I expressed my frustration the other day on twitter when it comes to unit testing and code that reside in GAC (global assembly cache).
This problem may occur more often in frameworks that like to put their code in the GAC, like SharePoint for example.
Let’s examine this with an example:
Imagine the setup above.
A web part that has been provisioned as a farm solution, thus meaning that the assembly that holds that code is now in the GAC. Never mind if that is best practice or not…that is the case.
Now I want to refactor some of that code in the web part and use the concept of a view model that I want to put under test.
Let’s go to town adding that view model class and then add a test project with some test for the the view model.
The usual setup here is to add the test project and then use a project reference to the SharePoint project, that holds the system under test (which is my view model class).
Above is a very simple test (it is a demo…remember!!).
Let’s see what happens if I execute that test:
If you can’t see that, the error that you’ll get is a System.TypeLoadException. The reason for that is the assembly that the test will initialize is the one from the GAC which doesn’t yet have the view model class since I haven’t deployed it yet. You would get a similar but different exception even if that class was in the assembly in the GAC but if you add some new code to it that hasn’t been deployed yet.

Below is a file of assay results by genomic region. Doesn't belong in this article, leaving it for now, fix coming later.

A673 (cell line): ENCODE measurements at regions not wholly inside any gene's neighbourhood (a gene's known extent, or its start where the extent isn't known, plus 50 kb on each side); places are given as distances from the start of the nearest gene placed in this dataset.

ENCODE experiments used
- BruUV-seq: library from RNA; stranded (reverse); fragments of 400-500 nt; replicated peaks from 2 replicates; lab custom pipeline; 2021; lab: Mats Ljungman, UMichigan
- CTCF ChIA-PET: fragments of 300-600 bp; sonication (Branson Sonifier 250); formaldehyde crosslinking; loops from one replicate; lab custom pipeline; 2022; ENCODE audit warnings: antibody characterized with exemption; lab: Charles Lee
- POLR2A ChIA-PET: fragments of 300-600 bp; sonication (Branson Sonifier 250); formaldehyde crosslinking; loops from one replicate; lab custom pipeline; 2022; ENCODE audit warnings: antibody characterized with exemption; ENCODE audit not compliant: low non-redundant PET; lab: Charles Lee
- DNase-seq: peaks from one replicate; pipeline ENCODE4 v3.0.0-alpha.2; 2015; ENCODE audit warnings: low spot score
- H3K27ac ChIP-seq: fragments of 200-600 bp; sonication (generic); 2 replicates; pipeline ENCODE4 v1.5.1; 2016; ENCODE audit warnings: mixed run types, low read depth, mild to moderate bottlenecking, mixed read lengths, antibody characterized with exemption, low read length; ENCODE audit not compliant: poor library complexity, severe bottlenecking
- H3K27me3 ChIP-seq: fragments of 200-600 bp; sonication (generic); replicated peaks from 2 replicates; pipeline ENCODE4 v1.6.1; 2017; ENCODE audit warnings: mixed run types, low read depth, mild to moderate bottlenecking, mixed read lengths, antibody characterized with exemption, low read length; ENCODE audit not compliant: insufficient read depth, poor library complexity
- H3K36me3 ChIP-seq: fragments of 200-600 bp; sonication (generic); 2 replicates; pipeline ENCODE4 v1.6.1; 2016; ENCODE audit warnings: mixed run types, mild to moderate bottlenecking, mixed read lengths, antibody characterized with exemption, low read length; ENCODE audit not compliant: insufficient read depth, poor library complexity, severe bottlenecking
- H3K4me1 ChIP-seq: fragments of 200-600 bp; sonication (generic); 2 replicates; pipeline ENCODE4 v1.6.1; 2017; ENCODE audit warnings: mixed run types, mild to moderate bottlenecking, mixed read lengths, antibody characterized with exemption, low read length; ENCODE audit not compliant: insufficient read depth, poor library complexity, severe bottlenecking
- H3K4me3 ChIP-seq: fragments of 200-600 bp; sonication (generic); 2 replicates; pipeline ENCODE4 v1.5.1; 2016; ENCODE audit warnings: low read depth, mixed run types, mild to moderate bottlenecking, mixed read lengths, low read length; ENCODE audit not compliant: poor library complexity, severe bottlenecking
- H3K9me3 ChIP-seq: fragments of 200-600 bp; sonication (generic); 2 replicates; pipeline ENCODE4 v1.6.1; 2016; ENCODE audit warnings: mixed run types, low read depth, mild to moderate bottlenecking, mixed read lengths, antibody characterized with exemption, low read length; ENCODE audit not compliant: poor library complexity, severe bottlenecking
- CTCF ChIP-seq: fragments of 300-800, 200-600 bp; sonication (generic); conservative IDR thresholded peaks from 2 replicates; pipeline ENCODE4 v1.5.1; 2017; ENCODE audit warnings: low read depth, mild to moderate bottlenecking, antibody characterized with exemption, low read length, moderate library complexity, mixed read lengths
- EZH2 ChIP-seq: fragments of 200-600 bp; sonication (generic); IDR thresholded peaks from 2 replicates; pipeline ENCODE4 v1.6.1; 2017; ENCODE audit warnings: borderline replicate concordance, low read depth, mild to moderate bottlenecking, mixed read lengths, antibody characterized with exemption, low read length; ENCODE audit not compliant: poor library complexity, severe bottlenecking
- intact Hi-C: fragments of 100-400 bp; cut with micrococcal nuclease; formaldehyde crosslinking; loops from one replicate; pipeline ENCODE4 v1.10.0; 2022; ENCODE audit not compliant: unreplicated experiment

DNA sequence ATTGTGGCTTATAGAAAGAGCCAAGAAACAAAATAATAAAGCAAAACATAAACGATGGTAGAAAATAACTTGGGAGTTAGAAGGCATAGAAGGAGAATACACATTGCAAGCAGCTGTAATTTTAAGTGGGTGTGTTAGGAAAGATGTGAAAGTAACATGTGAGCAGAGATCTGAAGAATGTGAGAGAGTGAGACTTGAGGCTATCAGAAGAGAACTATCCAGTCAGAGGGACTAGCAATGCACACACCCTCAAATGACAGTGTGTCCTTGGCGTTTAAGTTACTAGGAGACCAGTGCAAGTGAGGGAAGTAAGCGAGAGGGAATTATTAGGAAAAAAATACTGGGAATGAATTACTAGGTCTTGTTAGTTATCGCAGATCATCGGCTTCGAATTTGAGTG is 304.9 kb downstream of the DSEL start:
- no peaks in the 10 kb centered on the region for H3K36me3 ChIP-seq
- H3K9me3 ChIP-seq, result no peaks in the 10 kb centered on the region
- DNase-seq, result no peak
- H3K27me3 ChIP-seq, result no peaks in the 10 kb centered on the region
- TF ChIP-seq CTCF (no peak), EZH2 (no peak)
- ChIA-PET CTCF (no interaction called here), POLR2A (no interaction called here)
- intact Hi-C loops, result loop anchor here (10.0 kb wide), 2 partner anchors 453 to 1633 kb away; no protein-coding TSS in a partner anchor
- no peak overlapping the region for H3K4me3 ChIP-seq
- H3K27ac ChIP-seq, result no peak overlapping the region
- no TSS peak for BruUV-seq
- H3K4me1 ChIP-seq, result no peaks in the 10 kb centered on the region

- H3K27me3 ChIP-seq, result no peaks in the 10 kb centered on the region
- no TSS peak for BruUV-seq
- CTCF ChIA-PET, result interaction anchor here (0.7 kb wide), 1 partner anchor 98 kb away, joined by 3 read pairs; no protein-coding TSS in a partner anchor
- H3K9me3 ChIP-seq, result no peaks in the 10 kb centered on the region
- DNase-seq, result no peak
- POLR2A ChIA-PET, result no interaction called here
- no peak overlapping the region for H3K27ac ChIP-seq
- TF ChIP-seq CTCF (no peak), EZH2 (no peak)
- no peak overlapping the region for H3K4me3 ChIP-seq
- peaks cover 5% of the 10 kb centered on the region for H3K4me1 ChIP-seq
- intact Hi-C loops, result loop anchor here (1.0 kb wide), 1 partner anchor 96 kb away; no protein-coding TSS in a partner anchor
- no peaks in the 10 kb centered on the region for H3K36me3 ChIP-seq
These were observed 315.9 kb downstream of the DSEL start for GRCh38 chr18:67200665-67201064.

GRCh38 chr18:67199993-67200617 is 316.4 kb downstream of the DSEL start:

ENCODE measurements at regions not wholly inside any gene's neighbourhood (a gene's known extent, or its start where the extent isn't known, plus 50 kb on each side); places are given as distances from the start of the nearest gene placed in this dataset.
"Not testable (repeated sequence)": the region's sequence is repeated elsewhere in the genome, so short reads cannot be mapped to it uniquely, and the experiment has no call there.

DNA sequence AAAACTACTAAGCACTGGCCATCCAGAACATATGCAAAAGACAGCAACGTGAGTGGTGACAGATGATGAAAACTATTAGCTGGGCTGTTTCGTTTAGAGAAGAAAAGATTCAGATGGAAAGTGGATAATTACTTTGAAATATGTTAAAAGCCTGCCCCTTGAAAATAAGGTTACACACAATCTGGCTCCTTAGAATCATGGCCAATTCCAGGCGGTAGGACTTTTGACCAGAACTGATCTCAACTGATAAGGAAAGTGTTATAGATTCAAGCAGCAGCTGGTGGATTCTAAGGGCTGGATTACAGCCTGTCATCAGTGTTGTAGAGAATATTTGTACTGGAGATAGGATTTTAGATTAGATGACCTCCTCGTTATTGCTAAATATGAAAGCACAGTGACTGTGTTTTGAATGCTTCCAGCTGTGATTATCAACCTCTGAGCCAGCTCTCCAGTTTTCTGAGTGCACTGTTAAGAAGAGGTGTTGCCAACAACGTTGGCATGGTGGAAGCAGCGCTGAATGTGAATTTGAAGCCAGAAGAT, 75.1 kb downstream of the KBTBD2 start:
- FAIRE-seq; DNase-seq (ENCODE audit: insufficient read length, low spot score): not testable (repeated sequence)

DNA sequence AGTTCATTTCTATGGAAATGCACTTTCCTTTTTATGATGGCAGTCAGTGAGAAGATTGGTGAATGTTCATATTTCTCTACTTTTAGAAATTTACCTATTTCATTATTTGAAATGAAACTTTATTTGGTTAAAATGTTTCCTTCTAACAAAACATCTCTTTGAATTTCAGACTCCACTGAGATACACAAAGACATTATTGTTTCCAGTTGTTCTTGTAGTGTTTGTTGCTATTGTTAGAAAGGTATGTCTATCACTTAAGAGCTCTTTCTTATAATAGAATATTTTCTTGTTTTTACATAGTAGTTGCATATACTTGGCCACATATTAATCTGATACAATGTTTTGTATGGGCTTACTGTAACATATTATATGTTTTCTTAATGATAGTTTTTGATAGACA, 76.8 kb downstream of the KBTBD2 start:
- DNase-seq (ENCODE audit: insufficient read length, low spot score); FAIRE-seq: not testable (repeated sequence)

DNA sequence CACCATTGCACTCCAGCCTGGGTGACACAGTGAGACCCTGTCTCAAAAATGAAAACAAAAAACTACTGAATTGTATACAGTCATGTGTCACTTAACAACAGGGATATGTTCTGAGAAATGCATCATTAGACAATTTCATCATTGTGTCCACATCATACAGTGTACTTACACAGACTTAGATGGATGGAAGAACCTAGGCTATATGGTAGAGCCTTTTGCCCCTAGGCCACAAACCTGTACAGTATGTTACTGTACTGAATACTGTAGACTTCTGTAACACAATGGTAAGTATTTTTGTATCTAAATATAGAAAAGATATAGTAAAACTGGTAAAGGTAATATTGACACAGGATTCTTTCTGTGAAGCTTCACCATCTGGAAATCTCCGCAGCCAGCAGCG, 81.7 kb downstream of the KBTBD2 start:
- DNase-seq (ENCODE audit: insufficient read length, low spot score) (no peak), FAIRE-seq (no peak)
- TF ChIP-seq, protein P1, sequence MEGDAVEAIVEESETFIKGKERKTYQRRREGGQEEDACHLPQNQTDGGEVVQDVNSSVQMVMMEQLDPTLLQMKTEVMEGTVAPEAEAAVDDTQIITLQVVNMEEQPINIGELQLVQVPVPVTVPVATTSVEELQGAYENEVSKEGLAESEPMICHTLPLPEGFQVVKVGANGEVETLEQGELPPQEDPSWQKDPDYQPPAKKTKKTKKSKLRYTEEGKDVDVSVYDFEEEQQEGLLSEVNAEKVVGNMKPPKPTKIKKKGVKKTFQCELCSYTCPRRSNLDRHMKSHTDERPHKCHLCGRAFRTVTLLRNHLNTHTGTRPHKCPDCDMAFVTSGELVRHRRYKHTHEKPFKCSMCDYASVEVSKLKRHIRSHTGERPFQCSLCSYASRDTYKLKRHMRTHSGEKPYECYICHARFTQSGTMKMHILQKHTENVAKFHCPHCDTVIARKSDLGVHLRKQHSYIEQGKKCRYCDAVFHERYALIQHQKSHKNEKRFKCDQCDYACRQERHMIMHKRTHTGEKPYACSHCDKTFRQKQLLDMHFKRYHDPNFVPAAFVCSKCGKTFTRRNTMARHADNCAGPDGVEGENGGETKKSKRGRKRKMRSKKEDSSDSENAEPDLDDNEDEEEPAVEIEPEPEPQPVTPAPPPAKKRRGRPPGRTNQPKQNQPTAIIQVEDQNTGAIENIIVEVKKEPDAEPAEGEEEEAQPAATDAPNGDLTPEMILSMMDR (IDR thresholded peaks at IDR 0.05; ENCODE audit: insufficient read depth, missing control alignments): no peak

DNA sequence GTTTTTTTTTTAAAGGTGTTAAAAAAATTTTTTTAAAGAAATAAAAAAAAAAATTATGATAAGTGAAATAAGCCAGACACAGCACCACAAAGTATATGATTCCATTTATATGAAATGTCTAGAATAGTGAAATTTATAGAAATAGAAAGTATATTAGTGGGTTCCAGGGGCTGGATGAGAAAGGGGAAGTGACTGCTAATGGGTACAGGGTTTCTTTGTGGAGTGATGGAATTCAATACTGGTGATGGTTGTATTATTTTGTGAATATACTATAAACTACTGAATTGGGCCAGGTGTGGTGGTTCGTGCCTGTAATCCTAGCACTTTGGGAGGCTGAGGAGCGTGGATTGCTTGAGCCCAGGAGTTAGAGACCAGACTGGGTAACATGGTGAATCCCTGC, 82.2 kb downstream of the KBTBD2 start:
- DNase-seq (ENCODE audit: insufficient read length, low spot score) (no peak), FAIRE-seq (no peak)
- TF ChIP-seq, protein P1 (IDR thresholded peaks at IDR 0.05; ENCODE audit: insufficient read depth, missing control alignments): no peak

I don’t want to have to deploy my wsp to SharePoint just to get the new code into the GAC. And secondly, i really don’t want to do that before each test run. What to do??
A friend of mine, Hugo Häggmark, offered the solution to simply put the system under test in the test assembly until it was finished and then move it into the appropriate/real assembly (or VS project). I took that suggestion and though about it a little more and came up with an alternative solution (or workaround) that I´d like to present here.
The Solution (or workaround)
Turns out the easiest thing to do is to use a feature called a linked file. Let me show you what I mean.
Instead of adding a project reference to the SharePoint project (that holds the view model which is my system under test) I just include that file as a link into my test project (add existing item and so on…).
The end result is seen above.
The upside to this is that any changes you make to that file is reflected in the “actual” file in the SharePoint project…it’s just a linked file.
The downside is that you may end up with many of the these files since your system under test will probably have dependencies on other files as well. The best use for this may be for new code that you have control over and such. For instance, use the concept of view model to break out complicated view logic into its own class thus relieving the code behind of an .aspx or .ascx file from doing more than it should (the s in solid etc). If you do that, you may have control over the dependencies of the view model and thus limiting the number of linked files you have to include. With that little side track over, let’s continue.
Turns out that when I now execute the test the end result is a bit different:
Now it tells me the “real” error, that it expected Hello to return world and it actually returned an empty string.
Red-Green-Refactor and when you’re done you can safely deploy to the GAC.